Free days on the road are essential, that’s when we get to rehearse. Recently we have introduced Tony Small’s “Mandolin Mountain” and John Spillane’s “Ballad of Patrick Murphy” into the set. We are currently working on Paul Doran’s “The Gardener” and Peter Gabriel’s “Wallflower” .They are almost ready. I’m also working on a poem from Dave Lordan called “The Lost Tribe of The Wicklow Mountains”. Wally Page and I have been writing a song called “The Bundle of Sticks”. New songs are essential to keep fire in the belly of the singer – the excitement of hearing it all begin to gel, the tension as first public airing comes close, the joy of getting a new piece into the repertoire. It still exhilarates this auld singer.
It was good to return to St. Davids Hall is Cardiff. Afterwards we sped Northwards through the night. After the gig is the best time to travel – The roads are quiet and good time can be made. Watching movies on the computer with the headphones on is like being at the old picture house in Newbridge. I Watched American Sniper and Fury on the trip to Manchester and arrived shaking and shell-shocked.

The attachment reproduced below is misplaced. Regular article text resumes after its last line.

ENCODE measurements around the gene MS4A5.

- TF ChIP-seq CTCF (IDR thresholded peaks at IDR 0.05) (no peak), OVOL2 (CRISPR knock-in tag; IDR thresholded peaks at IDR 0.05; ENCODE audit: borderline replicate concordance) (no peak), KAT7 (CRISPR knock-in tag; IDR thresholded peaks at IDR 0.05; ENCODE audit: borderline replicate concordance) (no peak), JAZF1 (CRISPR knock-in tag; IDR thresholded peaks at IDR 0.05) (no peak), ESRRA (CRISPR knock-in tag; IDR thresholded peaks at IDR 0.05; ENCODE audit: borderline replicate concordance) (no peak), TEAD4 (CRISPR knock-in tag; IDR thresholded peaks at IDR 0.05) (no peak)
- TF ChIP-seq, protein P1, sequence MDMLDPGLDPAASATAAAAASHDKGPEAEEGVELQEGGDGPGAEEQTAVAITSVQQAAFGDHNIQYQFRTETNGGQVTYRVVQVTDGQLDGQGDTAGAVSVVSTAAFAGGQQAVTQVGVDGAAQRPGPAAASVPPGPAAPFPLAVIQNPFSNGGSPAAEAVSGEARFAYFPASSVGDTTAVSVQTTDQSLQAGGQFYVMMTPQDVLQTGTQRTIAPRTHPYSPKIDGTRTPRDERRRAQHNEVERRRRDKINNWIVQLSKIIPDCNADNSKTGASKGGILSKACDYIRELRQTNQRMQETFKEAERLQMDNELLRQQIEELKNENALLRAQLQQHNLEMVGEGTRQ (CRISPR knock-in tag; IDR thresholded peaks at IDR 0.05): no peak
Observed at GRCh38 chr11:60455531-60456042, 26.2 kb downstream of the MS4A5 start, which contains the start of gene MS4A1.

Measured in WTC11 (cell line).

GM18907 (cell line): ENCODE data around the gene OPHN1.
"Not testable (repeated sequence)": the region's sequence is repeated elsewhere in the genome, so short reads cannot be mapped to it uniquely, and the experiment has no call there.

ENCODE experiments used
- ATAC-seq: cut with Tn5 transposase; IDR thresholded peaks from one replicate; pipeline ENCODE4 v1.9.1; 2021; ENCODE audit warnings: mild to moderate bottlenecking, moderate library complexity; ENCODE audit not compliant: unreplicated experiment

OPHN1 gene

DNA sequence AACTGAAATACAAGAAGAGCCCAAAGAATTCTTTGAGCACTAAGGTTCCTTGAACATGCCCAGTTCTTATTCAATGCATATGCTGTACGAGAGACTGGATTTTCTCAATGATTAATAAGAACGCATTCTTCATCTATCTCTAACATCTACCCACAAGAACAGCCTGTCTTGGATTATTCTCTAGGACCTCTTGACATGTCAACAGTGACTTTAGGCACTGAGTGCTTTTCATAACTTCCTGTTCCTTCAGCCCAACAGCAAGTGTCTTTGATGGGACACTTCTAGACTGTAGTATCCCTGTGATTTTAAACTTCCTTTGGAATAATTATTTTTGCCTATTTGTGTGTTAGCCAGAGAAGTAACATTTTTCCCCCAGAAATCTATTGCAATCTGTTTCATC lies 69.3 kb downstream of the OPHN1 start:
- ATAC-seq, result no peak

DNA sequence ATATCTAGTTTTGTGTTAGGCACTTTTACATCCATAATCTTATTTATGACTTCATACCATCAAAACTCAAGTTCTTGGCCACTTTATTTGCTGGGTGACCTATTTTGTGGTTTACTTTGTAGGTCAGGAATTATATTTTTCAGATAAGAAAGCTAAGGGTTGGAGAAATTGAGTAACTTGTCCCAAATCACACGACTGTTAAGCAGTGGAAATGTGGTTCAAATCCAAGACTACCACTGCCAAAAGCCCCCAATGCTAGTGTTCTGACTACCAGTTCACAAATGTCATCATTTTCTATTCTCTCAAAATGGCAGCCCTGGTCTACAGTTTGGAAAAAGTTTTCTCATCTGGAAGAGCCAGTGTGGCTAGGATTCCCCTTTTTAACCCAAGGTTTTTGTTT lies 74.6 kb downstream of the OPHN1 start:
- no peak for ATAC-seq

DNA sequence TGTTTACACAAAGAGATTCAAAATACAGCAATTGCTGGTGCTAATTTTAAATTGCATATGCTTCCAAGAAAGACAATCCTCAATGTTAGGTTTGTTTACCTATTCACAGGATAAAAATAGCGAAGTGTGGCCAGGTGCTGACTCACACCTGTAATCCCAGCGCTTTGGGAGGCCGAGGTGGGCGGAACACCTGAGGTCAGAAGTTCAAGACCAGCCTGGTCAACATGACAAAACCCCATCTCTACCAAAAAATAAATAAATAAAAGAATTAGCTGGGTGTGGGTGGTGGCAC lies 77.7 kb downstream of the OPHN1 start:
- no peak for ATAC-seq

June 26th – Glastonbury.
This is my fifth time to play on Michael Eavis’s farm. What a privilege it has been. My first visit was 30 years ago. Back then Michael Eavis himself was very involved in the programming. I was told that he liked the idea of putting a solo folk-singer on the Pyramid Stage and there I was that Sunday afternoon. I opened my set with a long Bodhrán solo dropping various lyrics in along the way. About 6 minutes in Jim Donohoe pressed the sub-bass button and the audience began to swell to the old drum – that’s what I remember from that year. I returned 6 or 7 years later with Jimmy Faulkner. We both played a set together in the acoustic tent. For whatever reason it did not gel. I did a solo set again on The Pyramid and gave the old drum another rattle. This time we managed to record it and it surfaced many years later on an album called “Traveller”